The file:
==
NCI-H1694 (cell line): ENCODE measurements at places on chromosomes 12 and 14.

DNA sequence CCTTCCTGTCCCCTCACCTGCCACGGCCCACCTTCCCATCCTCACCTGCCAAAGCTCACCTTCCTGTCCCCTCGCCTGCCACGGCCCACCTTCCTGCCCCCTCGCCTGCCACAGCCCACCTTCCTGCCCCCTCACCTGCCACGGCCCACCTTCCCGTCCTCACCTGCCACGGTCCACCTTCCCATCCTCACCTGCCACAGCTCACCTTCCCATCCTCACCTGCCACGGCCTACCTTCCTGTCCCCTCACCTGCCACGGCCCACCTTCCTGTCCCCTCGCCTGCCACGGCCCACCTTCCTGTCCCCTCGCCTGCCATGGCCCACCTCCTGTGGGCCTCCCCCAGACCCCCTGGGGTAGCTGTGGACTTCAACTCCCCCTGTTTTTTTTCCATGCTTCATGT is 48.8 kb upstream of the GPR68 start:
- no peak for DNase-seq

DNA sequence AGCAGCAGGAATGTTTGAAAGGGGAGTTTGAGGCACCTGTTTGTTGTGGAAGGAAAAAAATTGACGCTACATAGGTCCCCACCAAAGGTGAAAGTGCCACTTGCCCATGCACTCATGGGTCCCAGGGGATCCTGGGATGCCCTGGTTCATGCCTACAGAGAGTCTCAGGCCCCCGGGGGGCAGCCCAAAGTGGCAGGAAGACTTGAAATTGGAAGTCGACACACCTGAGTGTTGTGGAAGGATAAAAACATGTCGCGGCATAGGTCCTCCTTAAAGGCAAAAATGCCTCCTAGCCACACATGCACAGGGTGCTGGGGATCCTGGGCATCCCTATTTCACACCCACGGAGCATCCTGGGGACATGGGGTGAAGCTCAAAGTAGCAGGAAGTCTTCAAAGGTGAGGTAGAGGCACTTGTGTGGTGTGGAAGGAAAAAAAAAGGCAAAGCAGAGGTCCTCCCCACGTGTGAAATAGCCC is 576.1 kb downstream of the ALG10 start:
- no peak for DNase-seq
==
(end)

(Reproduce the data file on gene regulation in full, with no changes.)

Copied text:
NCI-H1694 (cell line): ENCODE measurements at places on chromosomes 12 and 14.

DNA sequence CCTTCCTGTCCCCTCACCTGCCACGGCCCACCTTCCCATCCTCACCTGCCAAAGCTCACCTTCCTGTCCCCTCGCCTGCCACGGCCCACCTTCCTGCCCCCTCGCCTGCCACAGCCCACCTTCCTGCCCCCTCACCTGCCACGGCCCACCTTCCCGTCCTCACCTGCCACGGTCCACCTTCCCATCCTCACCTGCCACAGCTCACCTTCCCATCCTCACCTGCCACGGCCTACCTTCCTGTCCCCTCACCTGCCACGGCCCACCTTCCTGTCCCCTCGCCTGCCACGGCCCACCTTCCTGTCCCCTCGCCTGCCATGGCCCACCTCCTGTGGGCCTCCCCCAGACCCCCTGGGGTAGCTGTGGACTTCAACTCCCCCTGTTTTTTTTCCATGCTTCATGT is 48.8 kb upstream of the GPR68 start:
- no peak for DNase-seq

DNA sequence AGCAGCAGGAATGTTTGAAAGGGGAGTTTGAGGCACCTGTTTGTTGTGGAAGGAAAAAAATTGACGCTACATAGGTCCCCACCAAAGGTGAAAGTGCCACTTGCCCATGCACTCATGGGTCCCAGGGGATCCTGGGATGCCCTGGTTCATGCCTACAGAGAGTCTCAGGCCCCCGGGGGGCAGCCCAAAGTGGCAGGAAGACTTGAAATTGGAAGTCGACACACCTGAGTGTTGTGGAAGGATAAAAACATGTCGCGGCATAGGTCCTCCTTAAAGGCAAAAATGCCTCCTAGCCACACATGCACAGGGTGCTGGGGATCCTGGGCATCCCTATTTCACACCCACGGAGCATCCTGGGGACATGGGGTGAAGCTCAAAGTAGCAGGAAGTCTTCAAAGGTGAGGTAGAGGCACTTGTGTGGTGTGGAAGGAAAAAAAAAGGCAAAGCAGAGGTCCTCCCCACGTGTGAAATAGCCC is 576.1 kb downstream of the ALG10 start:
- no peak for DNase-seq